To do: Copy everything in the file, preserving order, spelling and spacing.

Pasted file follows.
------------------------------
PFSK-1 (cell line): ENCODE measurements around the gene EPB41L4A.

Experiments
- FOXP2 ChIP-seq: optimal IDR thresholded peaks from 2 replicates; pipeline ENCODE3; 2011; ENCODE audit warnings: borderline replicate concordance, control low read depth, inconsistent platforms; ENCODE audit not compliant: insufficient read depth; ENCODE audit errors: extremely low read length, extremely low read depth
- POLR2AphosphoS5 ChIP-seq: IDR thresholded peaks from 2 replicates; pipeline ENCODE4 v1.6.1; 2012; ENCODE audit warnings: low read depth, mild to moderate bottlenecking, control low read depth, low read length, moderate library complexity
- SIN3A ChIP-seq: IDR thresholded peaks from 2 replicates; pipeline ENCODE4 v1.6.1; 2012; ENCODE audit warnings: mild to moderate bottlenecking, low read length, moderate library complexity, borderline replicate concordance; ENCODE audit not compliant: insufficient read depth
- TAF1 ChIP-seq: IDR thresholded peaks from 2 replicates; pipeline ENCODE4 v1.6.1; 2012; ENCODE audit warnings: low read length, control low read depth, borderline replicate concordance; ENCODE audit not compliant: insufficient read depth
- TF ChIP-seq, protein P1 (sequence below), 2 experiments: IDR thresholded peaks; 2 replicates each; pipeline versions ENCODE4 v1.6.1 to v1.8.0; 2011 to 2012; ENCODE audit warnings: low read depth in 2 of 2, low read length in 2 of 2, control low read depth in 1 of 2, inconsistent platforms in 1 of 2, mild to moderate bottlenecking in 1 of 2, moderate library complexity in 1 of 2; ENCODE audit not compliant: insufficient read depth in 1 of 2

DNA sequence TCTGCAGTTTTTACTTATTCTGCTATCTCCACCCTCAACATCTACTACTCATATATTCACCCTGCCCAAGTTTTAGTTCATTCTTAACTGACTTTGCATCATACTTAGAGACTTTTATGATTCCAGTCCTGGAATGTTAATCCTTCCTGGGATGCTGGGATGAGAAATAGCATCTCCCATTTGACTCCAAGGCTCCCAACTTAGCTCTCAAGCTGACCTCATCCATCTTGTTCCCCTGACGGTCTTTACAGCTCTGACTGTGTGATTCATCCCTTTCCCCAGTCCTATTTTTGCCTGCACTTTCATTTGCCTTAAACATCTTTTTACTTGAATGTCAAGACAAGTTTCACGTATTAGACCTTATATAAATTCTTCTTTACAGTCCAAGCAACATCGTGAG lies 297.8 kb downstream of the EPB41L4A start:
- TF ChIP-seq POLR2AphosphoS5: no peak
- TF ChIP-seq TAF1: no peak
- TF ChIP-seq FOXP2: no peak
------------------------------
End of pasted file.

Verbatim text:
PFSK-1 (cell line): ENCODE measurements around the gene EPB41L4A.

Experiments
- FOXP2 ChIP-seq: optimal IDR thresholded peaks from 2 replicates; pipeline ENCODE3; 2011; ENCODE audit warnings: borderline replicate concordance, control low read depth, inconsistent platforms; ENCODE audit not compliant: insufficient read depth; ENCODE audit errors: extremely low read length, extremely low read depth
- POLR2AphosphoS5 ChIP-seq: IDR thresholded peaks from 2 replicates; pipeline ENCODE4 v1.6.1; 2012; ENCODE audit warnings: low read depth, mild to moderate bottlenecking, control low read depth, low read length, moderate library complexity
- SIN3A ChIP-seq: IDR thresholded peaks from 2 replicates; pipeline ENCODE4 v1.6.1; 2012; ENCODE audit warnings: mild to moderate bottlenecking, low read length, moderate library complexity, borderline replicate concordance; ENCODE audit not compliant: insufficient read depth
- TAF1 ChIP-seq: IDR thresholded peaks from 2 replicates; pipeline ENCODE4 v1.6.1; 2012; ENCODE audit warnings: low read length, control low read depth, borderline replicate concordance; ENCODE audit not compliant: insufficient read depth
- TF ChIP-seq, protein P1 (sequence below), 2 experiments: IDR thresholded peaks; 2 replicates each; pipeline versions ENCODE4 v1.6.1 to v1.8.0; 2011 to 2012; ENCODE audit warnings: low read depth in 2 of 2, low read length in 2 of 2, control low read depth in 1 of 2, inconsistent platforms in 1 of 2, mild to moderate bottlenecking in 1 of 2, moderate library complexity in 1 of 2; ENCODE audit not compliant: insufficient read depth in 1 of 2

DNA sequence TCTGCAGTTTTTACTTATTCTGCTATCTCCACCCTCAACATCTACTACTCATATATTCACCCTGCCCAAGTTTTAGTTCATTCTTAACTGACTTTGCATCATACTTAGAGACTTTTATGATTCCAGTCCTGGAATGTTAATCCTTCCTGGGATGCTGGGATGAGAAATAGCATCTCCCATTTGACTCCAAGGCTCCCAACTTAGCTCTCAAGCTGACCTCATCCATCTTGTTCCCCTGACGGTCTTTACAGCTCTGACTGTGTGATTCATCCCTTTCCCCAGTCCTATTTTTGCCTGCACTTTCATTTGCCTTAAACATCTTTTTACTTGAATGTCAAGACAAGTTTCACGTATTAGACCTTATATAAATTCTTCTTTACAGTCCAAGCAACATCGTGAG lies 297.8 kb downstream of the EPB41L4A start:
- TF ChIP-seq POLR2AphosphoS5: no peak
- TF ChIP-seq TAF1: no peak
- TF ChIP-seq FOXP2: no peak